The comprehensive project started with a new cable plant infrastructure for academic buildings, the university library, and student union then moved to renew the whole campus cabling plant; Voice over IP (VoIP) enabled PBX and 600 VoIP phones; remote buildings connected to the main campus via wireless for voice, data, and e-mail; unified messaging services; smart classrooms and instructional technology software; and a sophisticated threat protection system. Coppin also uses Ethernet Routing Switches, switched firewalls, VPN gateway, SSL VPN with Tunnel Guard, application switches and CallPilot for unified messaging in which all products are provided by Nortel.
"Our network transformation has helped to boost our enrollment and obtain grants and financial support from different sources," said Dr. El-Haggan.
Coppin’s Education All-Star title comes only a month after being cited in the October 17 edition of U.S. News & World Report as no. 19 on a list of the top 50 college and universities throughout the nation with absolute wireless capability.
Under Dr. El-Haggan’s leadership, IT has gone to a new technology plateau. In addition to being the first school in the University System of Maryland (USM) to go wireless campus-wide, IT is trailblazing paths on a number of other fronts.
Coppin was recently recognized for its technology in August when the 105-year old institution was selected by EDUCAUSE to receive the non-profit organization’s prestigious Award for Excellence in Networking: Innovation in Network Technology, Services, and Management. Coppin’s selection marks the first time a school in Maryland has received the award. Coppin is also the first HBCU (Historically Black Colleges and Universities) to be honored with the recognition.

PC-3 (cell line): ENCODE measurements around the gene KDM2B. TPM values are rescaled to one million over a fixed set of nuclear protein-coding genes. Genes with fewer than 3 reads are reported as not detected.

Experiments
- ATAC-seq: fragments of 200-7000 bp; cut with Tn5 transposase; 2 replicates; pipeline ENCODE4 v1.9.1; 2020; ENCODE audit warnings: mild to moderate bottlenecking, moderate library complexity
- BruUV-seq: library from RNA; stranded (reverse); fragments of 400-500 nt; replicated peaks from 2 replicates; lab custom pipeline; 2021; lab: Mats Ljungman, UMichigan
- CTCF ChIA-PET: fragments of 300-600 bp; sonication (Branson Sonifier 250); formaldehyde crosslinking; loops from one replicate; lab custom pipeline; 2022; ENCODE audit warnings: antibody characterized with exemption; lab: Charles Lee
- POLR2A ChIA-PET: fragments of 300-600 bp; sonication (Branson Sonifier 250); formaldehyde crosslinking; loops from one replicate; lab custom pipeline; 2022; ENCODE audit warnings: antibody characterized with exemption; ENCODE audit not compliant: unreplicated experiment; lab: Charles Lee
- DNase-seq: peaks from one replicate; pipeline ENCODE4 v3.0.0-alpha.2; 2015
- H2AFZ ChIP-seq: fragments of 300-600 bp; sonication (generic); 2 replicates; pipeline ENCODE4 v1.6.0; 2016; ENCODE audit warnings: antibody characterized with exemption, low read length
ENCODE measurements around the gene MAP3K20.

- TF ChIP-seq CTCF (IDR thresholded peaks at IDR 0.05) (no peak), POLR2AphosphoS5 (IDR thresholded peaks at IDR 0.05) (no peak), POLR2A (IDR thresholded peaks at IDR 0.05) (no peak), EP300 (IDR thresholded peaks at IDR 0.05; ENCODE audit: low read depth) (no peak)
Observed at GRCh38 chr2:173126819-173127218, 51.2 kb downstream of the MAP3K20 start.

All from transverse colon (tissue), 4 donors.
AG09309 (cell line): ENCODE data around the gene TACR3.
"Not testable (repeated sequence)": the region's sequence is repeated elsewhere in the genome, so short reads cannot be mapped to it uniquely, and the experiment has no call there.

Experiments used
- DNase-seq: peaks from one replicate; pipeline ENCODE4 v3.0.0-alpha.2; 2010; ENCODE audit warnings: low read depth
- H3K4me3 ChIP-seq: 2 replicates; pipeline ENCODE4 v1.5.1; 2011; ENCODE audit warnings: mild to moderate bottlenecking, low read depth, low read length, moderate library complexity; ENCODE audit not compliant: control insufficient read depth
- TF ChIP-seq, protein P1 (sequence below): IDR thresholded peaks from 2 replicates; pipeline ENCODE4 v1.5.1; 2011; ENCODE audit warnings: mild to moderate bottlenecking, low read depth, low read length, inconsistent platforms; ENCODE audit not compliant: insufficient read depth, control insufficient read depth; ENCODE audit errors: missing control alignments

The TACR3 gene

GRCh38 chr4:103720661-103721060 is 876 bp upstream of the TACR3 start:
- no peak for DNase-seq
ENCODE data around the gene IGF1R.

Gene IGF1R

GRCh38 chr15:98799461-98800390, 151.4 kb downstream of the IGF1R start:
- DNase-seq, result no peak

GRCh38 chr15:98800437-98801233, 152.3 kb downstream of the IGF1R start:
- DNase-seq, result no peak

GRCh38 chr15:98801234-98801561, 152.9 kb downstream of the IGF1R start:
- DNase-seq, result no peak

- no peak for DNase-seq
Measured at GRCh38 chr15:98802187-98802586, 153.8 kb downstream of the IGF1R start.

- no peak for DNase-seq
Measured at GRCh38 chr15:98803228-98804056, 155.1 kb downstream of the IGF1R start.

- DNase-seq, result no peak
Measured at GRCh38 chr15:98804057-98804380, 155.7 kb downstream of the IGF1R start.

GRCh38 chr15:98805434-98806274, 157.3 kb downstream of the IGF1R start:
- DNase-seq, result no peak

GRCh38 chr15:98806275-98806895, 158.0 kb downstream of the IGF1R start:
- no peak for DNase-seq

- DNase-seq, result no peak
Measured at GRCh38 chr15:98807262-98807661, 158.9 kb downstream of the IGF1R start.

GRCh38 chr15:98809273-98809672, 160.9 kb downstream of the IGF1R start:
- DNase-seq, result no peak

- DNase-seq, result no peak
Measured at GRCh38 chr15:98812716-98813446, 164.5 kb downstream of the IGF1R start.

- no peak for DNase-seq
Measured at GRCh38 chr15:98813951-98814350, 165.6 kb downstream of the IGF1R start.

The EDUCAUSE annual awards recognize exemplary achievement in six areas of higher education information technology: leadership, professional writing, administrative information systems, information technology solutions, networking, and teaching and learning. Coppin along with the other winners of the 2005 awards were honored in Orlando, Florida at the association’s annual conference held in October. Coppin’s partnership with Nortel Networks Inc. and its implementation of Nortel’s award winning product support and guidance helped enable such national recognition.
"Nortel, one of the largest telecommunications companies in the world, invested heavily at Coppin," said Dr. El-Haggan. "Nortel believes in our mission. Without our partnership with Nortel, we wouldn’t have achieved such excellence."
Coppin has also pioneered the use of Tegrity Campus, which combines digital audio and video recording of the class lecture with electronic note-taking and computer usage. The software provides 24-hour access to the recorded classroom experience. As a literal learning tool, the Tegrity pen uses camera technology on its tip. Tegrity digital pen allows students to digitally record handwritten notes taken during class and automatically synchronize it with the recorded lecture. Later, the students can replay the entire lecture online while viewing their notes exactly as written in their notebooks, or they can select any notation to replay that part of the lecture.
"It’s not just my [IT] department, it’s the entire campus," said Dr. El-Haggan. "This reflects the dedication of students, faculty, and staff. Technology means nothing if it doesn’t serve the mission of the campus. Smart business requires smart technology."
To read the Network World article, please visit www.networkworld.com/allstar/2005.